Side Projects

Big 2 is a card game which is very popular in East Asia and South East Asia. There are many variations in the rules but my friends and I have developed a particular set that we play whenever we go away on holiday. This was a side project that I started on my own and then continued for a transferable skills module called "Practical Applications of Computational Techniques". The initial single player version was made using only Javascript but the full multiplayer app is being developed using the Node.js framework. Code can be found here (with some screenshots) although this is unfinished and there is no live demo currently available.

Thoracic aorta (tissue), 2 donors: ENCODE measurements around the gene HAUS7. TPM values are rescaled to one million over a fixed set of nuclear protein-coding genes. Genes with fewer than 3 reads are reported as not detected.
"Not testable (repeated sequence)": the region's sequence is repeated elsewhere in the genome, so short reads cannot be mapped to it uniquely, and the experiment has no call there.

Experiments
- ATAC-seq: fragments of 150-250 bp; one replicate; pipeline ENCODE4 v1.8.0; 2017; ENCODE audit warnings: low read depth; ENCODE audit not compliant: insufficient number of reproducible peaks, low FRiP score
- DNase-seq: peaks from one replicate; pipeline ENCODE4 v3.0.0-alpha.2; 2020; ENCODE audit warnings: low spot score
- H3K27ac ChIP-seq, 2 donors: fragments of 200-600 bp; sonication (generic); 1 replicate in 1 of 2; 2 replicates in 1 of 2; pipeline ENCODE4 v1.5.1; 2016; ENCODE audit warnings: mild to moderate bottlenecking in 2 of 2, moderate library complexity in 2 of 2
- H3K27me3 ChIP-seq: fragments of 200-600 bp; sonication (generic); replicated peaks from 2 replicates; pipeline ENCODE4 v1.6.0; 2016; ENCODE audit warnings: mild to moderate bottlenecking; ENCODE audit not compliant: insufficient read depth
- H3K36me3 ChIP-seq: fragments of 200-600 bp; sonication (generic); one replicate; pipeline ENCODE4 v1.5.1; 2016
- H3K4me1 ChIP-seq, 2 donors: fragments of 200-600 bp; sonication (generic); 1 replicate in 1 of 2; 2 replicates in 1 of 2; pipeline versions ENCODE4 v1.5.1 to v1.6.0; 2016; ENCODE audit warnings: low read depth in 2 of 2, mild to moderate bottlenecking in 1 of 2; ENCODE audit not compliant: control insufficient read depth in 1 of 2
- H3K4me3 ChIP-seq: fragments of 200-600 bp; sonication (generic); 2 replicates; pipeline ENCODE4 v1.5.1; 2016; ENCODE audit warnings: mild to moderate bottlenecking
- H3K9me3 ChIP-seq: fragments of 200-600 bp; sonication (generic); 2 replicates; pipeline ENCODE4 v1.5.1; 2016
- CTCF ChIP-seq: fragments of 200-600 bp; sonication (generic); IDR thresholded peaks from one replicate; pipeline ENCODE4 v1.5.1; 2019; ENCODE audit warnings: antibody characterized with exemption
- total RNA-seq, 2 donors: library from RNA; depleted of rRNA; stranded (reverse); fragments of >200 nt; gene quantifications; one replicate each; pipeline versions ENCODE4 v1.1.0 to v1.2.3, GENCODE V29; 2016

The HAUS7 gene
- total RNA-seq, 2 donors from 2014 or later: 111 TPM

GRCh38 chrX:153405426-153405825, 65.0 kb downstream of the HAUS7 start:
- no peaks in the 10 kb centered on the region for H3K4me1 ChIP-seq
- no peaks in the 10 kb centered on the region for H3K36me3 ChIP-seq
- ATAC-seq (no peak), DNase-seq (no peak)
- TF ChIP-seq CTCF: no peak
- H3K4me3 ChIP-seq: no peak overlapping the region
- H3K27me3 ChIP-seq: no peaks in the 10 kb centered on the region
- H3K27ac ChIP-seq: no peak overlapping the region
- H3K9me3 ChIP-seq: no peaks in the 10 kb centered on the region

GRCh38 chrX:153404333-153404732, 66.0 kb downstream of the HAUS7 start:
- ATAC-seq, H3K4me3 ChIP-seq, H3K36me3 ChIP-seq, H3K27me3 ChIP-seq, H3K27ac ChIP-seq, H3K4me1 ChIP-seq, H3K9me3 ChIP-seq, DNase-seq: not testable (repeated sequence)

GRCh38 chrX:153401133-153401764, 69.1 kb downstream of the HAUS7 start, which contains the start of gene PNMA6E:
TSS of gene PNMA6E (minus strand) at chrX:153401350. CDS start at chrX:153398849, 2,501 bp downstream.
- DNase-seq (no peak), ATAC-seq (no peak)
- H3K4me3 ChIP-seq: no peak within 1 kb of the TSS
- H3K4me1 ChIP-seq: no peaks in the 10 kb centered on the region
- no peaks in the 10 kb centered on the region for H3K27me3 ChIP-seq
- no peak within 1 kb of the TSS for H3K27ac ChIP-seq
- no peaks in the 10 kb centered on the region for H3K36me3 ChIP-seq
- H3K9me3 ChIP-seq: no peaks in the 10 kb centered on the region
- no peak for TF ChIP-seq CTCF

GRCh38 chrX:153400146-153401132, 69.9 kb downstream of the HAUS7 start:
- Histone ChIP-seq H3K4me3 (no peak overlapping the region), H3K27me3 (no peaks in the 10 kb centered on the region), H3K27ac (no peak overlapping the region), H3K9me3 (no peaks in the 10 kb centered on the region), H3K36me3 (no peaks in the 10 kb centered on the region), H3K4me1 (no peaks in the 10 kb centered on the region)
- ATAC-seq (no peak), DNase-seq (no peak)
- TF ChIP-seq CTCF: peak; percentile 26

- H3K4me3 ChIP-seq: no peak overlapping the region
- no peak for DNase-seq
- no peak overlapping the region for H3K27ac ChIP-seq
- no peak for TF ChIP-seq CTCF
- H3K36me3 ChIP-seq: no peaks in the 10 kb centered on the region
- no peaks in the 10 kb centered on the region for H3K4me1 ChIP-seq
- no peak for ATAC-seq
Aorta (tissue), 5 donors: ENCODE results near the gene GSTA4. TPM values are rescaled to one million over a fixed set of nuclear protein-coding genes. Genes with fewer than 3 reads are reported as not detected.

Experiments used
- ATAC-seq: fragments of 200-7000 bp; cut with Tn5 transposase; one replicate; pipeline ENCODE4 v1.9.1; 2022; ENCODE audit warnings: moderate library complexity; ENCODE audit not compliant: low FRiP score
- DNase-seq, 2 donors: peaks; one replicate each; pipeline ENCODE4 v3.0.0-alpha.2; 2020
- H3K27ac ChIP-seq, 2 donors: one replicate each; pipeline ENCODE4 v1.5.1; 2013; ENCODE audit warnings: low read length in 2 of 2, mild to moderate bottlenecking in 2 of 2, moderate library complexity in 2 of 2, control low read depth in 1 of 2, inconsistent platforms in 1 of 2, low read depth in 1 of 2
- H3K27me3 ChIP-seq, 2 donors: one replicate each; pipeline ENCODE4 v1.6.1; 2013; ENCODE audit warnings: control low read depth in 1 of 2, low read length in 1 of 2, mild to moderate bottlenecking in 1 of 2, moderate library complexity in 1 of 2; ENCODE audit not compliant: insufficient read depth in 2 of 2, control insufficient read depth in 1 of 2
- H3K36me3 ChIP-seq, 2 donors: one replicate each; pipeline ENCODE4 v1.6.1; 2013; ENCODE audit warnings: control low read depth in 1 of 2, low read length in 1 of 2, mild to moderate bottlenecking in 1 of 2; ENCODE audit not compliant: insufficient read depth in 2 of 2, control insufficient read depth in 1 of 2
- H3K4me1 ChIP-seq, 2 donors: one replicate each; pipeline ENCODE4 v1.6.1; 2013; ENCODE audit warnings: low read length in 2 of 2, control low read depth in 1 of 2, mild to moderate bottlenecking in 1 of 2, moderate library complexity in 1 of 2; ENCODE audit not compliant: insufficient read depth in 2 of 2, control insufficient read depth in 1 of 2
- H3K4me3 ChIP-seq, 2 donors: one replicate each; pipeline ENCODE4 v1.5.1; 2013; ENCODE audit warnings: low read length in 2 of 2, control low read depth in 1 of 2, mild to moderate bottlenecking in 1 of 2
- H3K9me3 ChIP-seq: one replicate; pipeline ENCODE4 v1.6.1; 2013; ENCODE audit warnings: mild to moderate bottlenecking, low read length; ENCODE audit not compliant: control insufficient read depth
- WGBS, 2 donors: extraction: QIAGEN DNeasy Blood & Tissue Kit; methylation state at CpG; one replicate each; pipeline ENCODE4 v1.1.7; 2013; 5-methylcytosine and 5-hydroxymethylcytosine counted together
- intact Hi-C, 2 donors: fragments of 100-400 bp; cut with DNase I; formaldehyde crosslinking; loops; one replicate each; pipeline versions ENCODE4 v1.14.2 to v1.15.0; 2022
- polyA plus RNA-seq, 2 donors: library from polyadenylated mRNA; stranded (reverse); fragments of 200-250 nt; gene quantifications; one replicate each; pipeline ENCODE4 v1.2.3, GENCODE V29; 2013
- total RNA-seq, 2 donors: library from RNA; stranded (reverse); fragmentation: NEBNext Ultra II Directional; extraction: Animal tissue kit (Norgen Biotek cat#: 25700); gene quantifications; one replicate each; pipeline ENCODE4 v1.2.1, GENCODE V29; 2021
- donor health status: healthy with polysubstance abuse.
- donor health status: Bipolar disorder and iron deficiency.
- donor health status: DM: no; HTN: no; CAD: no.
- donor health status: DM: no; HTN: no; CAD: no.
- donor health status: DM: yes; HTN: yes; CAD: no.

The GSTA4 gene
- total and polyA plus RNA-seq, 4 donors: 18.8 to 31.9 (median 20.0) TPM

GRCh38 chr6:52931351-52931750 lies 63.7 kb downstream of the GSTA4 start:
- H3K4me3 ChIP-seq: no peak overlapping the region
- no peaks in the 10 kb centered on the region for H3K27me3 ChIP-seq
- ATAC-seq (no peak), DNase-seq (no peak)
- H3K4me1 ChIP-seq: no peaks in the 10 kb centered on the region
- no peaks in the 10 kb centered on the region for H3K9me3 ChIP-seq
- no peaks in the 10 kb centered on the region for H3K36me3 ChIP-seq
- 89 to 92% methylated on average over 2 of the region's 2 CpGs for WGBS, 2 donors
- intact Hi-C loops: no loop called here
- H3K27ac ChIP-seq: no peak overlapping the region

Inspired largely by the recent work of Deep Mind where they have used reinforcement learning to beat Atari games using only raw pixel input as well as the more famous Alpha Go which was able to beat the world champion Lee Sedol at the game of Go (and even more recently Alpha Go Zero which has surpassed this using only self-play) I have spent quite a lot of time in the past year learning about machine learning and reinforcement learning. Having made my way through Reinforcement Learning: An Introduction by Sutton and Barto and Deep Learning by Goodfellow et al. as well as many online tutorials the aim of this project was to get some practical experience implementing reinforcement learning algorithms and to try and create an AI which is able to play the card game "Big 2". This is an interesting challenge because unlike most of the games which deep reinforcement learning has had success in it is both a four-player game (instead of two) as well as a game of imperfect information (i.e. each player does not know the hands that each other player possesses). On top of this because you are initially dealt a hand of 13 cards and can in certain situations play 1 card hands, 2 card hands (pairs), 3 card hands (three of a kinds), 4 card hands (two pairs, four of a kinds) and 5 card hands (straights, flushes, full houses) it also has a fairly complicated action space (see this blog post). Surprisingly simply by implementing the "Proximal Policy Optimization" algorithm and purely through self-play (so starting from random neural networks and getting the agents to play against themselves) I have been able to train an AI that can now regularly beat me at the game. I've just finished working on a web app where you can try out playing against it for yourself - be prepared to lose! Rules for how to play can be found here.